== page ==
||Oct 1 2000
Barnes & Noble.com
novel based around two hospitals in Sri Lanka thousand years ago
in 10th cent. Sri Lanka. Persian sailor starnded in Jaffna, life saved at a hospital in the North, by Tamil Buddhist villagers.
his blindness treated at hospital in the South by Sinhala Buddhist priests
a young girl dying today from an adverse drug reaction
A tale of two medical systems
The Healer & the Drug Pusher
by daya dissanayake
Published by the Writers Club Press, New York
Review : Lyn Ockersz
Read superficially, this novel gives the impression of being a literary defense of Alternative Medicine or Complementary Medicine. On closer scrutiny, however, the novel reveals itself to be a veritable mirror held to contemporary society and the degree of its dehumanisation.
So what we find in focus here is not only the Contemporary Vs Traditional debate in medicine but Lankan society and its newly-emergent and often mutually-reinforcing ills. In fact the principal illness under scrutiny in this novel, which dramatises the efficacy of the traditional system of medicine, is the fast spreading ailment of Man’s callous indifference towards his neighbour. A sickness of the soul.
Two parallel stories are worked out in the novel – one based on ancient Sri Lanka and its relatively life-supportive culture and the other on contemporary urban Sri Lanka and its vastly spiritually impoverished civilisation. So the novel is one of comparisons and contrasts, the former civilisation recommending itself to us through its comparative humanity and its spirit of cordiality and cooperation in human relationships. The latter culture compares unfavourably with the former but it is not without its redeeming features, particularly in the person of Bhanu, a bright spirited young woman who is determined to expose serious limitations and lapses of the medical establishment of the day.
Summarised briefly the two story lines are as follows: Mitra, a blind 10th century AD Persian castaway from a trading vessel in the Indian Ocean is found by some Tamil fishermen of Northern Sri Lanka. Mitra is brought to a Northern hospital, treated kindly by the Buddhist physician-monks of the peninsula and is invited to live at his home and is invited to live at his home and continue the treatment he undergoes for blindness by Channa, a physician at the hospital cum monastery. What is also brought to the reader’s notice through these early episodes is that Buddhism flourished everywhere in the island in those days, including the North. Besides the communities of the island were integrated closely and interacted on equal terms. A racial consciousness, as we know it today, didn’t exist then. Mutual respect of cultures was a fact of life.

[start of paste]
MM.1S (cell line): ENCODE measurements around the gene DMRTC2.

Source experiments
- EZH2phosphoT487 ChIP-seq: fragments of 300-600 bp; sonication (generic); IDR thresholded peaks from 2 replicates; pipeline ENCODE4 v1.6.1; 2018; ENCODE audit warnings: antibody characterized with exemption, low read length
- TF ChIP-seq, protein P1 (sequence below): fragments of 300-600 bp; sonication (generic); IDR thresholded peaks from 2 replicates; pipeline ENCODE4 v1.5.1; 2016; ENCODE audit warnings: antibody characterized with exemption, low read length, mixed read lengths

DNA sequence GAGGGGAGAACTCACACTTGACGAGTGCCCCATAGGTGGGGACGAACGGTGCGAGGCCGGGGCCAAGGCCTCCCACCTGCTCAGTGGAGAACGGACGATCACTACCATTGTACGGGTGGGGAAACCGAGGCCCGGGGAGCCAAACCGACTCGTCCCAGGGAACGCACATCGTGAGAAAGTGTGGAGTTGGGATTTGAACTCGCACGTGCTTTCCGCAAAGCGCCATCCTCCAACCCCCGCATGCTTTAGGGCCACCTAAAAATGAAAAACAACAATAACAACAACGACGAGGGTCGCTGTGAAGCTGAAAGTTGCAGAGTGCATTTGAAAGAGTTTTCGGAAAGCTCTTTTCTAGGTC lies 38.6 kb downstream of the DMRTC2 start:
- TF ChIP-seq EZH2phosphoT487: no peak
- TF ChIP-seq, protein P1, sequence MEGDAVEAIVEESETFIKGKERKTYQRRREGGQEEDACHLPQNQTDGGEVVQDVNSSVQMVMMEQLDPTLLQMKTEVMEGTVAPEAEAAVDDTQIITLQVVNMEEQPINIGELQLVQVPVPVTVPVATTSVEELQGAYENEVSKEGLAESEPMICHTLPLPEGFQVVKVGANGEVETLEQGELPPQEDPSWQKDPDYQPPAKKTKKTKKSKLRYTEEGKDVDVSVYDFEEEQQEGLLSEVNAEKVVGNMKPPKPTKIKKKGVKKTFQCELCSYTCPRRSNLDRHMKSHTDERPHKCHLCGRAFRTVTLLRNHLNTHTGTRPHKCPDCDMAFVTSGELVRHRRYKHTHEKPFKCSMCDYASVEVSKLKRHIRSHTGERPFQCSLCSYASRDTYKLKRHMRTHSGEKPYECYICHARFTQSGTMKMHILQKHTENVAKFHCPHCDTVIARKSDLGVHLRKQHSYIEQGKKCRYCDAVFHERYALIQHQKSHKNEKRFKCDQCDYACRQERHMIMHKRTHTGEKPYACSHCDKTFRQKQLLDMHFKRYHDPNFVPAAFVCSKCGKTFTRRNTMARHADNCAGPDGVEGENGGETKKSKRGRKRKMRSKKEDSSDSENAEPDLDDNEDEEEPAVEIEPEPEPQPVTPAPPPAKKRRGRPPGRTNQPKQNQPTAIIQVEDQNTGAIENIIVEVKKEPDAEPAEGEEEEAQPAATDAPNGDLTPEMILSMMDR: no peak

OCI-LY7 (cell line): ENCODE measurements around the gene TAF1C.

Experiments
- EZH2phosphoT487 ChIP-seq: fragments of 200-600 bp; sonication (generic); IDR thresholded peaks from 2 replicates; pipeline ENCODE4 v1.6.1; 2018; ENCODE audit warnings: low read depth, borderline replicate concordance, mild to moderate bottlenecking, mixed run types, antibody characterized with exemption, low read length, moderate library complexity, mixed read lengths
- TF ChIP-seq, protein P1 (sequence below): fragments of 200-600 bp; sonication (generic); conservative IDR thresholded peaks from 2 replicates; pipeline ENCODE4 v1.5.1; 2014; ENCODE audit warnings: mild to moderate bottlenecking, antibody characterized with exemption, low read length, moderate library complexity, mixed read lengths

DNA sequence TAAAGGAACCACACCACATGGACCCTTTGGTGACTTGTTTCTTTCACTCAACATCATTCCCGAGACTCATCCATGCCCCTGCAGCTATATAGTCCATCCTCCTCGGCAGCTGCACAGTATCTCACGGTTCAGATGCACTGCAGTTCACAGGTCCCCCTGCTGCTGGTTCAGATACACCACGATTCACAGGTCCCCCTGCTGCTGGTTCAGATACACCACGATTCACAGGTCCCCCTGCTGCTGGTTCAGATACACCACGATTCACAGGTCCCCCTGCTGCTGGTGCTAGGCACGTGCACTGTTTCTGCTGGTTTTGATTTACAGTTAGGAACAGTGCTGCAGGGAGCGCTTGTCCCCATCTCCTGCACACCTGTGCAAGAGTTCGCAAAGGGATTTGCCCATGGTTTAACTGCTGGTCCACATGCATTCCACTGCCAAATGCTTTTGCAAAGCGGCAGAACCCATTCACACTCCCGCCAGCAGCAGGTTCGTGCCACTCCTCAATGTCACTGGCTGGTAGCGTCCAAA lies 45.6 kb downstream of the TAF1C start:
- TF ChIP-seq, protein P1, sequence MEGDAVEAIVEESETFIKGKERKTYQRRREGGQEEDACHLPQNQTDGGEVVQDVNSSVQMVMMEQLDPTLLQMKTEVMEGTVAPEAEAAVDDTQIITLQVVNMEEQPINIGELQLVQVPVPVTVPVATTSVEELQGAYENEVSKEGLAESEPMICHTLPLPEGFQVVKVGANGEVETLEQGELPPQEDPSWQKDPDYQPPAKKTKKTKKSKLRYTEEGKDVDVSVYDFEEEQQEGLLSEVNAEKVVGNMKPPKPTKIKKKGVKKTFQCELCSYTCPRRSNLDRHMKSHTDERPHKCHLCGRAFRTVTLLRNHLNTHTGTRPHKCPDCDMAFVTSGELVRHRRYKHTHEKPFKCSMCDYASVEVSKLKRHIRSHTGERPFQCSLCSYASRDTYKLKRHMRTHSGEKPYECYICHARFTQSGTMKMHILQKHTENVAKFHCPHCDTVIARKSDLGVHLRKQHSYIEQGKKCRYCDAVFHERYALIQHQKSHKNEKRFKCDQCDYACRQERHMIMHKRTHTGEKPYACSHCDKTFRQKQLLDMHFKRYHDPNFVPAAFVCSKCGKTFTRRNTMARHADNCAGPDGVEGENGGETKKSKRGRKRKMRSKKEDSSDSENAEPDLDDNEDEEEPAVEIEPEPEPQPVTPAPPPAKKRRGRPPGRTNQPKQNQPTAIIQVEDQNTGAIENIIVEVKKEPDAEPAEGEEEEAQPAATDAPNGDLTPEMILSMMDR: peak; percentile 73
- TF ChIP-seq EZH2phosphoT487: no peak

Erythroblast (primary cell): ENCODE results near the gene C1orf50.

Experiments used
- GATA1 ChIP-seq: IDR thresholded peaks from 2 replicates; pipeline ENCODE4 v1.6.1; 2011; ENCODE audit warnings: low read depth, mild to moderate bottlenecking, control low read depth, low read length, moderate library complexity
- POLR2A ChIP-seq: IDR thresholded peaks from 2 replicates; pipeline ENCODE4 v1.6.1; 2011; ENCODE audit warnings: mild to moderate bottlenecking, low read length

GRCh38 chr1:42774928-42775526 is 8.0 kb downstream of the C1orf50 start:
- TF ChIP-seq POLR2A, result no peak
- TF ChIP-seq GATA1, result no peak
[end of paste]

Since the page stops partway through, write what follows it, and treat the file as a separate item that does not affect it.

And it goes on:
Mitra, a young man, lives with Sankar, undergoes elaborate but humanely administered medical treatment for his blindness by native physicians and acquires a cure. Meanwhile he falls in love with Pali, Sankar’s daughter, a kind, selflessly-giving young woman. This touching relationship established the humane treatment of the disabled in those days. The relationship grows spontaneously and naturally – the characters are not made to serve a superimposed thesis on the treatment of the disabled. The relationship grows out of the natural dispositions of two young hearts, thirsting for life.
The second story is a foil for the first and reflects the inherent inferiority of the contemporary medical scene. Bhanu’s closest friend Suneeta is dying of kidney failure. It was brought about mainly through her consumption of ‘Smooth’, a harmful drug actively promoted for acne by a multinational drug firm in Colombo. Ironically, ‘Smooth’ is promoted in Sri Lanka by Bhanu’s father, Raju, who is the sales manager of the firm.
Finally, Suneeta is cured by native medication as a result of her father, Sumanadasa, seeking far and wide for it. Suneeta was wilting for months in a major hospital dispensing “Western Medicine”, but only takes five doses of the native herb, Bovitiya, for her to be back on her feet.
Meanwhile, we are given an insight into the dislocated and dehumanised system which is “Western Medical Treatment”. The so-called Western medical specialists are so prone to money-making that they can hardly find the time to diagnose disease and prescribe medicines. The inhumanity of the system is brought home to us by the episode centering on a foreign woman, Rhoda, who is befriended by Bhanu in hospital, and her husband.
The latter who has taken ill and hospitalised is virtually allowed to die by the “busy specialist”, who is believed to be treating him. The lack of authorial comment in this simply told episode, evokes an empathic response from the reader to the fate of the “foreigners”.
Principal characters in this novel, such as Bhanu, Mitra and Pali, come alive as a result of the author delving into their inner lives. However, one cannot escape the impression that some minor characters in the second story are made to serve as mouthpieces for the exposition of theoretical issues in the debate concerning the relative merits or otherwise of the two systems of medicine. Characters, in other words, are pressed into the service of a thesis. Fortunately this tendency is not pronounced and ‘The Healer & the Drug Pusher’ could be enjoyed as a simply and sensitively handled dramitisation of Man’s eternal struggle for survival and solidarity in vastly differing sets of circumstances.
Ceylon Daily News. February 9, 2001
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